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STATE FARM MUTUAL AUTOMOBILE INSURANCE COMPANY v. CHRZAN

November 8, 2005.

STATE FARM MUTUAL AUTOMOBILE INSURANCE COMPANY Plaintiff
v.
TRACEY CHRZAN, Individually and as Executrix of the Estate of Stanley Chrzan, deceased Defendant.



The opinion of the court was delivered by: JOHN JONES III, District Judge

ORDER

THE BACKGROUND OF THIS ORDER IS AS FOLLOWS:

Pending before the Court is a Motion to Dismiss Complaint for Declaratory Judgment ("the Motion") (doc. 6) filed by Defendant Tracey Chrzan, Individually and as Executrix of the Estate of Stanley Chrzan ("Defendant"). For the reasons that follow, Defendant's Motion is granted.

  PROCEDURAL HISTORY:

  The Plaintiff, State Farm Mutual Automobile Insurance Company ("Plaintiff" or "State Farm") initiated this action by filing a complaint against Defendant in the United States District Court for the Middle District of Pennsylvania on July 21, 2005. Jurisdiction is proper in this Court pursuant to 28 U.S.C. § 1332 as the parties are of diverse citizenship and the amount in controversy is over $75,000.

  In the Complaint, Plaintiff seeks a declaration that it is not liable for any underinsured motorist coverage under any State Farm Policy for the accident of November 19, 2002.

  On August 30, 2005, Defendant filed the instant Motion pursuant to Fed.R.Civ.Pro. 12(b)(6) and 12(b)(1). The Motion has been fully briefed by the parties and is therefore ripe for disposition.

  STANDARD OF REVIEW:

  In considering a motion to dismiss pursuant to Fed.R.Civ.Pro. 12(b)(6), a court must accept the veracity of a plaintiff's allegations. See Scheuer v. Rhodes, 416 U.S. 232, 236 (1974); see also White v. Napoleon, 897 F.2d 103, 106 (3d Cir. 1990). In Nami v. Fauver, 82 F.3d 63, 65 (3d Cir. 1996), our Court of Appeals for the Third Circuit added that in considering a motion to dismiss based on a failure to state a claim argument, a court should "not inquire whether the plaintiffs will ultimately prevail, only whether they are entitled to offer evidence to support their claims." Furthermore, "a complaint should not be dismissed for failure to state a claim unless it appears beyond doubt that the plaintiff can prove no set of facts in support of his claim which would entitle him to relief." Conley v. Gibson, 355 U.S. 41, 45-46 (1957); see also District Council 47 v. Bradley, 795 F.2d3 310 (3d Cir. 1986).

  In contrast, "a Rule 12(b)(1) motion may be treated as either a facial or factual challenge to the court's subject matter jurisdiction." Gould Elecs., Inc. v. United States, 220 F. 3d 169, 178 (3d Cir. 2000) (citing Mortenson. v. First Fed. Sav. and Loan Ass'n, 549 F.2d 884, 891 (3d Cir. 1977)). "In reviewing a facial attack, the court must only consider the allegations of the complaint and the documents referenced therein and attached thereto, in the light most favorable to the plaintiff." Id. (citing PBGC v. White, 998 F. 2d 1192, 1196 (3d Cir. 1993)). In reviewing a factual attack, the court may consider evidence outside the pleadings. Id. (citing Gotha v. United States, 115 F. 3d 176, 178-179 (3d Cir. 1997)). The parties' motion papers and briefs indicate that this motion is a facial attack on this Court's jurisdiction, and therefore we will consider only the pleadings, and do so in the light most favorable to the Plaintiff.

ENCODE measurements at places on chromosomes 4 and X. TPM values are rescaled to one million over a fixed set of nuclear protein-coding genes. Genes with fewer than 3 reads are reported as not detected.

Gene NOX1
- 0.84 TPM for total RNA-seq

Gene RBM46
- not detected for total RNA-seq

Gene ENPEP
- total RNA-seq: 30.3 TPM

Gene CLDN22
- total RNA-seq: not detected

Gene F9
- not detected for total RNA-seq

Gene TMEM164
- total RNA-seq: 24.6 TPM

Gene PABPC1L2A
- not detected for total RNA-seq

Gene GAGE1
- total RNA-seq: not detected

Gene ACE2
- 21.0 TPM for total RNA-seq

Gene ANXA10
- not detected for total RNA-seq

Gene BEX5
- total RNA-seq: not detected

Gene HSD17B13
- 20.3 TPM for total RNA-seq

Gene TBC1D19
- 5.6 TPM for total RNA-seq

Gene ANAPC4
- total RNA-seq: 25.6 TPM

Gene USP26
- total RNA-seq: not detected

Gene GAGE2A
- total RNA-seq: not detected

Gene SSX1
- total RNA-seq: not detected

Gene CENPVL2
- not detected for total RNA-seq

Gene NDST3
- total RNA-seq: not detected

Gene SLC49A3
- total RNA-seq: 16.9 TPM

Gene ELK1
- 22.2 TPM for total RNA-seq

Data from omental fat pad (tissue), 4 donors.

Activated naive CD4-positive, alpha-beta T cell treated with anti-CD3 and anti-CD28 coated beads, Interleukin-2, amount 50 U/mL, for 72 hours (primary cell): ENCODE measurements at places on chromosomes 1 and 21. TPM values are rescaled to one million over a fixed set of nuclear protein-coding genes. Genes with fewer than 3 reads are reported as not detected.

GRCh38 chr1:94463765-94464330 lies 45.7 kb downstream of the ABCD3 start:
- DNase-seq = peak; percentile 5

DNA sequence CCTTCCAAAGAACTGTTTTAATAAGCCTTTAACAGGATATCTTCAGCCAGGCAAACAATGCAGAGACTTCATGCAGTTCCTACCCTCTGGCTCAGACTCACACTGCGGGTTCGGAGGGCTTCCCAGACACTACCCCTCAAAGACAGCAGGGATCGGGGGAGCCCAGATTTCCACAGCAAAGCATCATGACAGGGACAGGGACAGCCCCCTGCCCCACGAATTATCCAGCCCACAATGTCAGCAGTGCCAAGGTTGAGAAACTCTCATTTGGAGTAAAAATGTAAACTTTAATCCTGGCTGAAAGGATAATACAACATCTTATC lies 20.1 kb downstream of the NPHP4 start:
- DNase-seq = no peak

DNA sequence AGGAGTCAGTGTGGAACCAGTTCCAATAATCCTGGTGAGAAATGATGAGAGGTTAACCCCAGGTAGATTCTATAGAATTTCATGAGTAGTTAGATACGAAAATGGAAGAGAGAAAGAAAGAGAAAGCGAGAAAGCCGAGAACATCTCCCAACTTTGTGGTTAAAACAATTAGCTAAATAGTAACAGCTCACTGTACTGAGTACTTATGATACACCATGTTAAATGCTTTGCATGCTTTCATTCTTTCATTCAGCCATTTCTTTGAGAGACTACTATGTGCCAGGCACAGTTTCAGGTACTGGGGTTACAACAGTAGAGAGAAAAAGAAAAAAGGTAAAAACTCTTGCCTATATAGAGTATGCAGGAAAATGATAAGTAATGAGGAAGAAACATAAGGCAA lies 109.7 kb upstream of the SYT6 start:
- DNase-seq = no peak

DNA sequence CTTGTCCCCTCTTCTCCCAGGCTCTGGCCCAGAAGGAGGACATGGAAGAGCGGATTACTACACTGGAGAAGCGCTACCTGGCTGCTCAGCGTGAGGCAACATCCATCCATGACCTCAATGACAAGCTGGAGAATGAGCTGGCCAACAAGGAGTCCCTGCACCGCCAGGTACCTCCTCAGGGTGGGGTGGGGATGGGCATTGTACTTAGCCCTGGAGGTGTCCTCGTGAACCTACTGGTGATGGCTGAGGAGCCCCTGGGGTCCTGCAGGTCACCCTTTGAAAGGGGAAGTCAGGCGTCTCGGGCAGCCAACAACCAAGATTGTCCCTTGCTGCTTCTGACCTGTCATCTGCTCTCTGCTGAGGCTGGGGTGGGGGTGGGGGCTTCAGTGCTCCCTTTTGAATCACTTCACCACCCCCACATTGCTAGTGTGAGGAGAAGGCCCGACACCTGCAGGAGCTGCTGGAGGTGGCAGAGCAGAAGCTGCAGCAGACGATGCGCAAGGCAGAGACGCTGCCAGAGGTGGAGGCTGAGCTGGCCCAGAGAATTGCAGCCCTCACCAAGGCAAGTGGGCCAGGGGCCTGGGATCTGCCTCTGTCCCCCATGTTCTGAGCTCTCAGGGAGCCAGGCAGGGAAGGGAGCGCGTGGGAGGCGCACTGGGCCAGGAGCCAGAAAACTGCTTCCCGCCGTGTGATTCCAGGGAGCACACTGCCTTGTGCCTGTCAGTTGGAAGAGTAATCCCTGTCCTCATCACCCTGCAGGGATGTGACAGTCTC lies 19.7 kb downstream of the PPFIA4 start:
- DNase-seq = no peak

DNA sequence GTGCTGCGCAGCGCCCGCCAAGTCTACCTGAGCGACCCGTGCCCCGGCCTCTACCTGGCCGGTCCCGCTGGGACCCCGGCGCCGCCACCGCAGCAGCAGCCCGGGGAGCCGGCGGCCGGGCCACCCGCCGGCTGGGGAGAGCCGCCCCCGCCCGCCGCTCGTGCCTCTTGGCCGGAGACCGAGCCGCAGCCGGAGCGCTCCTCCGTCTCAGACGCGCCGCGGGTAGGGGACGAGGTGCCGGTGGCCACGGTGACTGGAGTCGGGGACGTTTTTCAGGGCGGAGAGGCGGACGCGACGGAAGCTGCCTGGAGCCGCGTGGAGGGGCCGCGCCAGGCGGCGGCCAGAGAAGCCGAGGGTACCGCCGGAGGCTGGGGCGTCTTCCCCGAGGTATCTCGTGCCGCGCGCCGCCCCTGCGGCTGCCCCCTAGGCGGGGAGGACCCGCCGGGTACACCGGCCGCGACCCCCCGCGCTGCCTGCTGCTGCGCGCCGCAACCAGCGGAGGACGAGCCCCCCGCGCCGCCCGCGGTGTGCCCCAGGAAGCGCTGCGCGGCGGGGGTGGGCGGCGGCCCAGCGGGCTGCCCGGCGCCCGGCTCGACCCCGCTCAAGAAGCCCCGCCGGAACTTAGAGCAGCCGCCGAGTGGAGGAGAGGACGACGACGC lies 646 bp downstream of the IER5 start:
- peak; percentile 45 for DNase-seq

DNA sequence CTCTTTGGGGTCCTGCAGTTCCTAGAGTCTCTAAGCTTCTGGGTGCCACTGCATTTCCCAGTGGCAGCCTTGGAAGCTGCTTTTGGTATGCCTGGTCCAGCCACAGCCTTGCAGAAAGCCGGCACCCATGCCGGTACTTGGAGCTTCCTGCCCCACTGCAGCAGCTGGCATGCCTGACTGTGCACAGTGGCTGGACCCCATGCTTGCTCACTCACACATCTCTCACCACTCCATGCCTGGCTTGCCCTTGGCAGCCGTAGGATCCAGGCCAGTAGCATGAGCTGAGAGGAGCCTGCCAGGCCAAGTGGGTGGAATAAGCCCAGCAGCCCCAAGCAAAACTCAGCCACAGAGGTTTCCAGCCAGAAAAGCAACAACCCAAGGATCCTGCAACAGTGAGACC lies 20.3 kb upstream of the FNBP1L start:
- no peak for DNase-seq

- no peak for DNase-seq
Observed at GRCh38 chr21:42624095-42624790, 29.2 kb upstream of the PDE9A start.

FACTUAL BACKGROUND:

  This action arises out of a motor vehicle accident which took place on November 19, 2002 in Clifford Township, Susquehanna County, Pennsylvania. (Rec. Doc. 1 at 2). Stanley Chrzan was operating a vehicle owned by him when he was struck by a vehicle owned by The Cook Brothers Companies, Inc., d/b/a Triple Cities Mack Sales and Service, and operated by Jason T. Holbert. ("Holbert") (Rec. Doc. 1 at 2). Stanley Chrzan died as a result of injuries sustained in the accident. Holbert was at fault for the accident. (Rec. Doc. 1 at 2).

  At the time of the accident, the vehicle owned by Cook Brothers and operated by Holbert was insured under two insurance policies that provided liability coverage for the accident. One policy provided $500,000.00 (five hundred thousand dollars) in primary liability coverage and the other provided $5,000,000.00 (five million dollars) in excess liability coverage. (Rec. Doc. 1 at 2). Also, on the date of the accident, decedent Stanley Chrzan was an insured under two policies of automobile insurance issued by Plaintiff, providing a total of $150,000 in underinsured motorist coverage ("UIM coverage").

  A lawsuit filed by Defendant proceeded to a binding assessment of damages before the Honorable Trish Corbett of the Lackawanna County Court of Common Pleas. By Order dated September 1, 2004, Judge Corbett found in favor of the Defendant in the amount of $1.8 million dollars. The lawsuit was ultimately settled in exchange for payment under the two applicable liability policies totaling $1.275 million dollars, comprising the entire balance of the primary liability limits of $500,000 (five hundred thousand dollars), and the balance from the excess liability coverage. Thus, it is not disputed that the primary liability limits were exhausted, but the excess liability limits were ...


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